- It is looking increasingly likely that the Zero-COVID policy is slowly unwinding. Although reported infection rates are rising, we are not seeing widespread lockdowns. Instead, curbs are being relaxed despite the surges. Why the change? In part, it looks like Chinese citizens have had enough of the lockdowns. Protests against them are increasing, forcing local officials to ease constraints. We don’t think we will see an official, nationwide relaxation of restrictions but the local easing will likely boost economic activity in the coming year at the potential cost of rising infections.
- At the G-20 meeting, China rejected the term “war” when discussing the war in Ukraine, taking Russia’s narrative on the conflict. Western leaders at the meeting were pushing for China to reject Russia’s nuclear threats.
- U.S. and China are restarting military talks, but we note that on the Chinese side, Wei Fenghe, the current defense minister, will be replaced by Li Shangfu, who is under U.S. sanction for buying Russian arms. It’s not obvious how this will be resolved.
- The FBI is “extremely concerned” about China’s ability to influence social media via TikTok.
Crypto: Here’s the latest on the continuing crisis in crypto.
- As Sam Bankman-Fried makes a last ditch effort to raise money, U.S. regulators are circling, increasing the odds that he could be facing prosecution. Part of the attractiveness of crypto is the absence of regulation. Turns out, it’s a downside too. The U.S. operated with a free banking system from the end of the Second Bank of the United States to the creation of the Federal Reserve (1836-1913). In this period, banks would issue their own currency, and bank runs were common. Even under a gold standard, financial instability was the norm. The evolution of regulation was an attempt to stabilize finance. There is a cost, as an actor can’t do everything they want. Watching crypto looks a lot like the free banking period since the issuance of money by individual financial institutions is an element of the earlier period.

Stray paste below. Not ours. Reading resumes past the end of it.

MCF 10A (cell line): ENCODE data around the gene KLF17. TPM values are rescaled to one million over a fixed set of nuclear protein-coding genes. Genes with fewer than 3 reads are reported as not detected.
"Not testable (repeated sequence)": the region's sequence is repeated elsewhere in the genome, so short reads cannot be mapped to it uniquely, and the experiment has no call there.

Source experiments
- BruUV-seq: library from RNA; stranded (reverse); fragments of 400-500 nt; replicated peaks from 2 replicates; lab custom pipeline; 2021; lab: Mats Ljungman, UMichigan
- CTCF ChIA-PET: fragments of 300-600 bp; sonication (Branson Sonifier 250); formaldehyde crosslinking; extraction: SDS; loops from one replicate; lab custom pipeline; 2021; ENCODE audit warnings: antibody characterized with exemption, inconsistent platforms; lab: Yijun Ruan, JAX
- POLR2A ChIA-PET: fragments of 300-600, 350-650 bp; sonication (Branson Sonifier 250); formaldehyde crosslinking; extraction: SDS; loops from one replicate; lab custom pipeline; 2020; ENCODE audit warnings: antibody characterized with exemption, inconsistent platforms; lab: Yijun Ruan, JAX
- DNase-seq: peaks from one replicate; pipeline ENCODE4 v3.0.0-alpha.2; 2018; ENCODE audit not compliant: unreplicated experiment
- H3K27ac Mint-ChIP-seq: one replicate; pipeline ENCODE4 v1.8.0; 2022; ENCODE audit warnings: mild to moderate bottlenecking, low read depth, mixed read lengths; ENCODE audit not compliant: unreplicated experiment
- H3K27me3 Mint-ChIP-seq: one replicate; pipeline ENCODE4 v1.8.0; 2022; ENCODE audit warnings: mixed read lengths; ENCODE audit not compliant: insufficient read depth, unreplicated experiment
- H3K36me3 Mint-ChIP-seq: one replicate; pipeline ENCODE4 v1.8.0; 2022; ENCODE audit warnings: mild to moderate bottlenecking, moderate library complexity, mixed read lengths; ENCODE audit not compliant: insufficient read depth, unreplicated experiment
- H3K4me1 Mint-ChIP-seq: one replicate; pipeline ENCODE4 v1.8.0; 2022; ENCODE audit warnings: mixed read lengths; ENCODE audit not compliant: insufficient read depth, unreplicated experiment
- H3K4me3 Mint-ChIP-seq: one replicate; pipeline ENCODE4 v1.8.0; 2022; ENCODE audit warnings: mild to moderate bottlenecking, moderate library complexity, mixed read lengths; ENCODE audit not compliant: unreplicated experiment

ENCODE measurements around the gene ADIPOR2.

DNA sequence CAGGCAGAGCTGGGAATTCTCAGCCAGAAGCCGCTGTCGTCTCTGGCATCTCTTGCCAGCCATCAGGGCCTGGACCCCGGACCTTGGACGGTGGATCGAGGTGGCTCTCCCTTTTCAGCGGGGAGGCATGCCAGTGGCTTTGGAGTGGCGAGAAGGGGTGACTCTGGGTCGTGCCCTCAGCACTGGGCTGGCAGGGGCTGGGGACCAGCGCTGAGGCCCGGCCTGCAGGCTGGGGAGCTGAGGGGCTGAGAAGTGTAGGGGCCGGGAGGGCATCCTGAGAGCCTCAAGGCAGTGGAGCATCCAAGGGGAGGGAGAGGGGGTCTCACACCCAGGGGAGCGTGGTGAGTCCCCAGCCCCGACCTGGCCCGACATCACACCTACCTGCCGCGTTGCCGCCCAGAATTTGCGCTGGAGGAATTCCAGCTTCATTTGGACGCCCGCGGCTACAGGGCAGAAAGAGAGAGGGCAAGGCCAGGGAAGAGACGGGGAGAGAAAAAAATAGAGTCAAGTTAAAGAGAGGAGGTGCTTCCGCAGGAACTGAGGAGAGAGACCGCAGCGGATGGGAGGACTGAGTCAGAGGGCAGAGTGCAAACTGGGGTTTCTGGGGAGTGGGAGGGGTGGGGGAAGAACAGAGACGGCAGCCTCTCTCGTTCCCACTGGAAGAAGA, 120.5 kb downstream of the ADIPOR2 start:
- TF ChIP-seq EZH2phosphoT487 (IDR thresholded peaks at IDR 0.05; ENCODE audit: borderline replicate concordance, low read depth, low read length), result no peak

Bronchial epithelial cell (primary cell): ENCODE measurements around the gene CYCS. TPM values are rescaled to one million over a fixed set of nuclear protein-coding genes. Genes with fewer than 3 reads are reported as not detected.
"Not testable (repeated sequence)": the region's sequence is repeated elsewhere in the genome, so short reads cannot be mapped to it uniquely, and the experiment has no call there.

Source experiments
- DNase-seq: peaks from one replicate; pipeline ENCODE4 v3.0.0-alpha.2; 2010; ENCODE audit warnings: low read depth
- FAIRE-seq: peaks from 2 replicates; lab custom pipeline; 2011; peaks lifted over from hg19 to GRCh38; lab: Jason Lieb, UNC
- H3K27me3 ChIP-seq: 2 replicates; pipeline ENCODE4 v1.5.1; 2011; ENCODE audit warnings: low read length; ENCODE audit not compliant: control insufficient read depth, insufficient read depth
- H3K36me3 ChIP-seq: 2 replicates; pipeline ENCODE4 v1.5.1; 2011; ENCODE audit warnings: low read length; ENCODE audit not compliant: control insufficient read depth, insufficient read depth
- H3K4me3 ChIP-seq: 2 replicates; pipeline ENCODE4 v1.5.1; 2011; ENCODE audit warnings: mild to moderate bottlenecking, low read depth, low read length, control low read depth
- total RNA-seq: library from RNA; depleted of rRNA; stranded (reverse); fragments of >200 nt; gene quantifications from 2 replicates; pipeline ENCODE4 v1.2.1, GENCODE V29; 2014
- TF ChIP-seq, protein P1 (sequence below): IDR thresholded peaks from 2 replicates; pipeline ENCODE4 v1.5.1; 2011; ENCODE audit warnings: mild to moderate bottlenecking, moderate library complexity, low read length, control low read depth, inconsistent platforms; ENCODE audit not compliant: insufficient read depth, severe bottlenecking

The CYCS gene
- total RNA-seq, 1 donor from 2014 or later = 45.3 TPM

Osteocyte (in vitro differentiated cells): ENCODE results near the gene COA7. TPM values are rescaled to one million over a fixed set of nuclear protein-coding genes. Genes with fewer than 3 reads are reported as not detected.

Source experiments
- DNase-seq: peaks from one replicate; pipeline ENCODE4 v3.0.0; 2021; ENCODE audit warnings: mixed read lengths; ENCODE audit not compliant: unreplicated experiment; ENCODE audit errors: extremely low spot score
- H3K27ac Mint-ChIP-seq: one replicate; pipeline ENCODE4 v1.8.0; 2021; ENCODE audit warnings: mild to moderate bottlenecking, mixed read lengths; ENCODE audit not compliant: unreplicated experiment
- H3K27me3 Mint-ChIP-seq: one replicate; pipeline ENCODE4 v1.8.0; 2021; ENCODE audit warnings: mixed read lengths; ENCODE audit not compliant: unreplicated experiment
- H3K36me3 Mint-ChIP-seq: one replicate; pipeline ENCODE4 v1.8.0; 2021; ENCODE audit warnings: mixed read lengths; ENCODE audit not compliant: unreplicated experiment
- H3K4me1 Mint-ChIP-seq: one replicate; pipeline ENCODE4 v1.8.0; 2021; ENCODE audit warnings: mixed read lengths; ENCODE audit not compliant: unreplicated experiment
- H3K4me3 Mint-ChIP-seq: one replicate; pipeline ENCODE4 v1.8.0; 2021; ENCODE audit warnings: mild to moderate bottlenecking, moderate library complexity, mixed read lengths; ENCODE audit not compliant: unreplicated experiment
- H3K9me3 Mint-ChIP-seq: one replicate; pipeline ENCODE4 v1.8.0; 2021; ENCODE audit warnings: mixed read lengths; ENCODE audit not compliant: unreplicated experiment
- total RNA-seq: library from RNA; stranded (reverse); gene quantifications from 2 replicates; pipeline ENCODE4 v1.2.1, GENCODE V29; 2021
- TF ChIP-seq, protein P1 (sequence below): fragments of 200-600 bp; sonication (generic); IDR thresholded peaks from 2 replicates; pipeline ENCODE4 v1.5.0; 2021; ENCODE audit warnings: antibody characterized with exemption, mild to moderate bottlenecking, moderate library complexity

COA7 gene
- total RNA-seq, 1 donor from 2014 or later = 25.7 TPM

- Contagion is occurring in the wake of FTX’s collapse. The crypto lender BlockFi has paused withdraws and restricted activity and is preparing for a bankruptcy filing. BlockFi was rescued by FTX this summer when the plunge in cryptocurrencies threatened insolvency. It was using FTT, FTX’s own coin, to extend credit. With the collapse of FTX, BlockFi’s assets are likely worth much less, making the company vulnerable to a run.
- Although the FTX situation continues to weaken the crypto space, so far, the traditional financial system has not shown signs of trouble. The Fed is working with banks on the crypto custody issue.